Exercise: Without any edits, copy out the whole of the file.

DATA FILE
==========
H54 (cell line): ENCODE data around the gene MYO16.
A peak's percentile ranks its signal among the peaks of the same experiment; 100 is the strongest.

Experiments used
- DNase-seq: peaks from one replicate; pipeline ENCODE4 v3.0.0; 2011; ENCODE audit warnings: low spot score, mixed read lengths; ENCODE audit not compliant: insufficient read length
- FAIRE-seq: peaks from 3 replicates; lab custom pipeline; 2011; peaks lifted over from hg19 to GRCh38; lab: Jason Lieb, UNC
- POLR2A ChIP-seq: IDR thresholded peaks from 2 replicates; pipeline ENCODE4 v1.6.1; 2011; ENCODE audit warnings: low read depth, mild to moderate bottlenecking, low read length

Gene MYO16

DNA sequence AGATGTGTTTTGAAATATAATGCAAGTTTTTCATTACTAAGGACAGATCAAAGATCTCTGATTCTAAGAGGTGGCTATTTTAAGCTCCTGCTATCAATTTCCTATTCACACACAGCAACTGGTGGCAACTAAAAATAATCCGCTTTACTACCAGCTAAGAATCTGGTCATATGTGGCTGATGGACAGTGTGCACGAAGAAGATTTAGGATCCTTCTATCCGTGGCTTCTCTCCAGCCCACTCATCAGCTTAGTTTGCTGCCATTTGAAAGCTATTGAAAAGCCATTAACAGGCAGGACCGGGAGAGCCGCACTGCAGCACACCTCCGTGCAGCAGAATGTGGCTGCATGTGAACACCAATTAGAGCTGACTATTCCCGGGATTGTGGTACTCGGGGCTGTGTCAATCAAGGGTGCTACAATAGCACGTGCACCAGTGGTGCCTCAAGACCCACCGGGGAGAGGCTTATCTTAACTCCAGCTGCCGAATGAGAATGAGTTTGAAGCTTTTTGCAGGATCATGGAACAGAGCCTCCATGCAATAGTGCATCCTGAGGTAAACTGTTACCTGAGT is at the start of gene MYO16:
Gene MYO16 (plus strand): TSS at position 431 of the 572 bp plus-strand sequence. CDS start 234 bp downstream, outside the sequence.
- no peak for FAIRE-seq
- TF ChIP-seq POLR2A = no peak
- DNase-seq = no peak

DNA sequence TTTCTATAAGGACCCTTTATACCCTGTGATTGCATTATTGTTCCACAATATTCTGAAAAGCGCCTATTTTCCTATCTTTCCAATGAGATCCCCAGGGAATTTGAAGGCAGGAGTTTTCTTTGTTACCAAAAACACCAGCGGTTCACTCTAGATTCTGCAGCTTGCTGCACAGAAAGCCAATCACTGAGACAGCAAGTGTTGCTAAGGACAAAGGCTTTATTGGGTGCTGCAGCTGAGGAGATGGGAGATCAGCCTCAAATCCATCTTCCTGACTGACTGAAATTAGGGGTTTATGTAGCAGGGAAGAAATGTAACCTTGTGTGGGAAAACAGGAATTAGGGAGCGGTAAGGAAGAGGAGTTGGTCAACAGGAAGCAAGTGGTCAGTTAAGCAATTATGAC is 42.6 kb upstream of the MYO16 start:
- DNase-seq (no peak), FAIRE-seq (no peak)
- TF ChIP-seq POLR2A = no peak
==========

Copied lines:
H54 (cell line): ENCODE data around the gene MYO16.
A peak's percentile ranks its signal among the peaks of the same experiment; 100 is the strongest.

Experiments used
- DNase-seq: peaks from one replicate; pipeline ENCODE4 v3.0.0; 2011; ENCODE audit warnings: low spot score, mixed read lengths; ENCODE audit not compliant: insufficient read length
- FAIRE-seq: peaks from 3 replicates; lab custom pipeline; 2011; peaks lifted over from hg19 to GRCh38; lab: Jason Lieb, UNC
- POLR2A ChIP-seq: IDR thresholded peaks from 2 replicates; pipeline ENCODE4 v1.6.1; 2011; ENCODE audit warnings: low read depth, mild to moderate bottlenecking, low read length

Gene MYO16

DNA sequence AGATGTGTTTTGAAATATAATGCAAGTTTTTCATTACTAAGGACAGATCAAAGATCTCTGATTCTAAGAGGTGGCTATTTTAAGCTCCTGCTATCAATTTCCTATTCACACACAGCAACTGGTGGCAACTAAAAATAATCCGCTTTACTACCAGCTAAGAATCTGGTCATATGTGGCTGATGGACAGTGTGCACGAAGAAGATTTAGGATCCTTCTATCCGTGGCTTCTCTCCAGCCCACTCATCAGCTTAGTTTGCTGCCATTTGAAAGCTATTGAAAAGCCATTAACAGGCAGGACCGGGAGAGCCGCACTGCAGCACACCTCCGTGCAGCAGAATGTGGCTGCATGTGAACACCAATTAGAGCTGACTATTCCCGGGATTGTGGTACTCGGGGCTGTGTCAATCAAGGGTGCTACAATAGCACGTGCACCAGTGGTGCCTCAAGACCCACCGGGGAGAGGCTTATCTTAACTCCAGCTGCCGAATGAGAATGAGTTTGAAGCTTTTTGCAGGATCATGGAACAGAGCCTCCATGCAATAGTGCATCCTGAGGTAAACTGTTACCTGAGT is at the start of gene MYO16:
Gene MYO16 (plus strand): TSS at position 431 of the 572 bp plus-strand sequence. CDS start 234 bp downstream, outside the sequence.
- no peak for FAIRE-seq
- TF ChIP-seq POLR2A = no peak
- DNase-seq = no peak

DNA sequence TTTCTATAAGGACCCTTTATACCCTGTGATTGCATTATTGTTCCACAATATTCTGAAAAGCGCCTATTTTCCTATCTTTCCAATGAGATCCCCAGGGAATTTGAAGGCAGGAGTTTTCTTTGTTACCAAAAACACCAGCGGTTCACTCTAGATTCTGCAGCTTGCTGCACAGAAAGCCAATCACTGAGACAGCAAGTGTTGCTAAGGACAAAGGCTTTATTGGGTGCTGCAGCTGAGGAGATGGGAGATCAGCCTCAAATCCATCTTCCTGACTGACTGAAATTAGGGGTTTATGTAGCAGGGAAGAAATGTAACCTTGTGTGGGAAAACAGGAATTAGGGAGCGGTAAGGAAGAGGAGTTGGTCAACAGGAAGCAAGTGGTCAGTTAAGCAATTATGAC is 42.6 kb upstream of the MYO16 start:
- DNase-seq (no peak), FAIRE-seq (no peak)
- TF ChIP-seq POLR2A = no peak